If necessity is the mother of invention, can a recession make you work smarter?
UAB’s Center for Clinical and Trans-lational Science (CCTS) is answering that question affirm-atively.
|The CCTS has initiated a partnership with UAB’s interdisciplinary research centers to develop pilot awards funded jointly by the CCTS and individual centers to substantially increase the research monies available to translational investigators.
Created with a five-year, $26.9 million Clinical and Translational Science Award (CTSA) from the National Institutes of Health, the CCTS has been confronted by financial exigencies in its first year — quite the challenge for a center charged with restructuring UAB’s research enterprise to facilitate translational science in ways that improve the overall health of the population and reduce health disparities.
But Director Lisa Guay-Woodford, M.D., says the challenge has paid dividends. “We sustained a substantial budget cut, and we’ve had to reorganize and readjust, but these challenges have, in a sense, brought us to a better place,” she says. “We have been pushed to a new level of creativity that has yielded a whole new set of opportunities. They aren’t just pie-in-the-sky ideas; we’ve got product.”
Those evolutions and innovations emerged with the help of leaders across UAB’s campus, says Guay-Woodford, also the Anderson Family Chair in Medical Education, Research and Patient Care. “We are one of the few CTSA recipients in the country centered in a full-spectrum university with active faculty participation from all schools and the libraries,” she explains. “We bring teams of people together to address questions; we don’t have a silo view that presumes health questions are entirely the purview of the academic health center.”
Partnerships and products
The CCTS has initiated a partnership with UAB’s interdisciplinary research centers to develop pilot awards funded jointly by the CCTS and individual centers to substantially increase the research monies available to translational investigators. And the newly formed Council of Center Directors brings together leaders of all UAB’s scientific centers for the first time.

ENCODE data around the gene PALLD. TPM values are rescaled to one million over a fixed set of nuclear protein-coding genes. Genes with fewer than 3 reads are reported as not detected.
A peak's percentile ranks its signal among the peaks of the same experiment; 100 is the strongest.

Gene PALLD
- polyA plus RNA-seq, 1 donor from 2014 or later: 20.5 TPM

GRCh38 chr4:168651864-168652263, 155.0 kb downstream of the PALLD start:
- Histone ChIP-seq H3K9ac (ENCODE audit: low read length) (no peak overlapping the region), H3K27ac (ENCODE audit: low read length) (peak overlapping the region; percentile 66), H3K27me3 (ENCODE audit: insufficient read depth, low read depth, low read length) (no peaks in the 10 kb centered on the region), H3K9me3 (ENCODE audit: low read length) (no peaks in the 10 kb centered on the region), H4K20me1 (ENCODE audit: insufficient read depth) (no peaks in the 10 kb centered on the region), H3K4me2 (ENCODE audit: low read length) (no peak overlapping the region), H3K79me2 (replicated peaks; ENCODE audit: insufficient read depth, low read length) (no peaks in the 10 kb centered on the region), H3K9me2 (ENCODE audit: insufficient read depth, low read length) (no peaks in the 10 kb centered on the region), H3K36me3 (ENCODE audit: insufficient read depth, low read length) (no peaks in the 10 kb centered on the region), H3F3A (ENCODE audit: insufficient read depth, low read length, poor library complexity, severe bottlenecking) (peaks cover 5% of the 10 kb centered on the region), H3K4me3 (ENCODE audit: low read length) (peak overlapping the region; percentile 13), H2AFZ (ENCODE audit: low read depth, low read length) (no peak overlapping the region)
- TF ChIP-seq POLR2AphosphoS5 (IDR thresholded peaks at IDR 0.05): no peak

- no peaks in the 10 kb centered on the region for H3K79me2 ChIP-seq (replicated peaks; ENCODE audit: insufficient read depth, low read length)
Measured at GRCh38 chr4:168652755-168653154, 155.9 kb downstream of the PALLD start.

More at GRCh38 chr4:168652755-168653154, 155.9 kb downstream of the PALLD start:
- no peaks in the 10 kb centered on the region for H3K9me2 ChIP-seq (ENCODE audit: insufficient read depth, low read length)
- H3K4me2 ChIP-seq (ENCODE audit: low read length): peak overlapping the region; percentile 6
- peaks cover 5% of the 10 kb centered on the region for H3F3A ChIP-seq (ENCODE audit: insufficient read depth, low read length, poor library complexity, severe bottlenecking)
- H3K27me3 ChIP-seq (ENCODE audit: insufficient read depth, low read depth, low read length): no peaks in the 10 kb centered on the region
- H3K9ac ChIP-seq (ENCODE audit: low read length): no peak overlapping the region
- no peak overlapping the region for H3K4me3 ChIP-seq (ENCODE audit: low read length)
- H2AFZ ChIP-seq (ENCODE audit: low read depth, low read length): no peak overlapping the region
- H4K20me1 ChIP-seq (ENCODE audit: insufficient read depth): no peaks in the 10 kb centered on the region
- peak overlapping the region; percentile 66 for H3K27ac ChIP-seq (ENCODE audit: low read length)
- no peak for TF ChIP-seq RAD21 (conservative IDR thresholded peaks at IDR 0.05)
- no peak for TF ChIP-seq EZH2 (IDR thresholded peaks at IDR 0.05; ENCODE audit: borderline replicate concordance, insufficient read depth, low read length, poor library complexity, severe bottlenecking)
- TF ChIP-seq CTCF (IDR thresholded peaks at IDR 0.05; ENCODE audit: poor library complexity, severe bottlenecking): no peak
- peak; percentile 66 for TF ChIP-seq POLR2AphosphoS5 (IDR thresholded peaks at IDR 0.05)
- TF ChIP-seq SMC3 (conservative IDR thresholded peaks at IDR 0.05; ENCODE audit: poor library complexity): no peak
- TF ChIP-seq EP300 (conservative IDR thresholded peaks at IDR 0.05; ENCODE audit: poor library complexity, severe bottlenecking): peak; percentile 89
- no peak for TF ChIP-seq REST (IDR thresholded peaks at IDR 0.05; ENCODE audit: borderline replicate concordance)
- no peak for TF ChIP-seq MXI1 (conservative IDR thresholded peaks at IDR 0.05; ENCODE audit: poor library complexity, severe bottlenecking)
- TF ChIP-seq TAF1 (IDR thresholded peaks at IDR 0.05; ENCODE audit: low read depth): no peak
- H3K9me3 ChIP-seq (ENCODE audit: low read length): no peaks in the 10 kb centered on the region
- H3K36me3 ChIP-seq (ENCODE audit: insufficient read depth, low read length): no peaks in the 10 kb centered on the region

Another partnership exemplifies the center’s ability to foster collaboration between two schools that may benefit all others. The CCTS linked the School of Nursing expertise with Web-based curriculum development with Department of Philosophy expertise on the ethical conduct of research, historically a lecture-based course. Now a Web-based resource is being developed, one that Guay-Woodford says may provide a broader range of scientists with ethics information in a readily accessible format and better enable them to deal with ethical issues that arise in their work.
“We’ve taken a paradigm the School of Nursing developed and brought it to bear on an issue that is important across the institution — to transform the way we’re thinking about delivering that important content,” Guay-Woodford says. “And because of the philosophy faculty’s ethics research expertise, this site could be something that, under the right circumstances, we could share with the national CTSA consortium, which would be richer for having this content.”
Its new Research Commons is a physical and virtual space in which CCTS participants interact, share information and gain knowledge to support research initiatives, and the center already is working with UAB Information Technology to expand the interactive capabilities of the site.
Guay-Woodford says the completed site will enable the CCTS to learn about the researchers, understand their needs and facilitate their research. “It will be like Amazon.com. If you click in as a return customer, it will show a list of resources that might interest you based on what you’ve looked at or ‘bought’ on previous visits. It will be terrific to use technology to enhance and amplify what the Research Commons can do. Its primary goal is to get investigators exactly what they need.”
These developments will help UAB researchers translate new discoveries into new methods of diagnosing and treating health problems. But Guay-Woodford adds that they are only the first steps for the CCTS.
“Come back next year and see where we are,” she says.
Learn more about the CCTS research, training and outreach activities and sign up for membership or its quarterly newsletter online at www.ccts.uab.edu.